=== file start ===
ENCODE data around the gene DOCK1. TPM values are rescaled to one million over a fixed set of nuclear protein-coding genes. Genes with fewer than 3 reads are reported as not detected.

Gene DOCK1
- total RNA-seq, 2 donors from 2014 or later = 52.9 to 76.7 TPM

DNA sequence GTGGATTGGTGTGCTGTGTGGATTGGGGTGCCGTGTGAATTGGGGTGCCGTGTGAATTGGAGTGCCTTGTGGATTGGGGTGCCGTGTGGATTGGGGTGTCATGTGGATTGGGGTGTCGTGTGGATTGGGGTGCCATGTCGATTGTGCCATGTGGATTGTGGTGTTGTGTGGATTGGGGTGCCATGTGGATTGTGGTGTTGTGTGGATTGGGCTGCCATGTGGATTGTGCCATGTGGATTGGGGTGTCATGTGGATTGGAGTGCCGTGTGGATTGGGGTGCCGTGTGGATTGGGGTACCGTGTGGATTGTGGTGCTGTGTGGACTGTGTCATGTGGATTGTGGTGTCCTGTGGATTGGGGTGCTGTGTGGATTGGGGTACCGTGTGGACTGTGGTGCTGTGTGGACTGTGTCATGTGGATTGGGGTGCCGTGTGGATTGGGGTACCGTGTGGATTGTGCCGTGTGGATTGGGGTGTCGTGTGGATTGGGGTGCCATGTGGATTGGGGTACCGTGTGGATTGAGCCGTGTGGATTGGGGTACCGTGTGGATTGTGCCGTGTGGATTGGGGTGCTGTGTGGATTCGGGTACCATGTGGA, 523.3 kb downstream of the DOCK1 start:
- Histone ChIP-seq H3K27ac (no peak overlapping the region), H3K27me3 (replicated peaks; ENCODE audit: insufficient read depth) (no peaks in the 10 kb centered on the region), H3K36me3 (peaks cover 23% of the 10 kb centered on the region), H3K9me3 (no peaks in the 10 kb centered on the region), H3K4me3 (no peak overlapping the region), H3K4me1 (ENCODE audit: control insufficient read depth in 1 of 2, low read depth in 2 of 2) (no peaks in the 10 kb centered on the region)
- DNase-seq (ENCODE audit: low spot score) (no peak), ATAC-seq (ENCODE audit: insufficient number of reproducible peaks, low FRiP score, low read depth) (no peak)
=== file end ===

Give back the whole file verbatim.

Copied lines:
ENCODE data around the gene DOCK1. TPM values are rescaled to one million over a fixed set of nuclear protein-coding genes. Genes with fewer than 3 reads are reported as not detected.

Gene DOCK1
- total RNA-seq, 2 donors from 2014 or later = 52.9 to 76.7 TPM

DNA sequence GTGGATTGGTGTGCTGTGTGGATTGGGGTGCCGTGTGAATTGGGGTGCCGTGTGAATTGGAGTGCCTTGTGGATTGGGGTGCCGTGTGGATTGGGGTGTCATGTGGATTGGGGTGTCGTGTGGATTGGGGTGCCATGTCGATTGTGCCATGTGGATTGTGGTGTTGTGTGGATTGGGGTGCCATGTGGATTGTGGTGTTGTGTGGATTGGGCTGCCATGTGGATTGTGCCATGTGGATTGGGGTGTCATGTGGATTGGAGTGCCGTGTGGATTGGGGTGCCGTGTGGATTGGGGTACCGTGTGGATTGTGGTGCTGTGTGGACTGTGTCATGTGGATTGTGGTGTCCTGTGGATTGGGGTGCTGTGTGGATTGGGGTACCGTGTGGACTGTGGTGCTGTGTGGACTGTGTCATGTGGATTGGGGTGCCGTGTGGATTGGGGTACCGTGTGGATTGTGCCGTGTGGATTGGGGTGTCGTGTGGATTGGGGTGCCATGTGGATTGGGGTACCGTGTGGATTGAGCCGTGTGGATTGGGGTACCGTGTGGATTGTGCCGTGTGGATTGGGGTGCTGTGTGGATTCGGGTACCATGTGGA, 523.3 kb downstream of the DOCK1 start:
- Histone ChIP-seq H3K27ac (no peak overlapping the region), H3K27me3 (replicated peaks; ENCODE audit: insufficient read depth) (no peaks in the 10 kb centered on the region), H3K36me3 (peaks cover 23% of the 10 kb centered on the region), H3K9me3 (no peaks in the 10 kb centered on the region), H3K4me3 (no peak overlapping the region), H3K4me1 (ENCODE audit: control insufficient read depth in 1 of 2, low read depth in 2 of 2) (no peaks in the 10 kb centered on the region)
- DNase-seq (ENCODE audit: low spot score) (no peak), ATAC-seq (ENCODE audit: insufficient number of reproducible peaks, low FRiP score, low read depth) (no peak)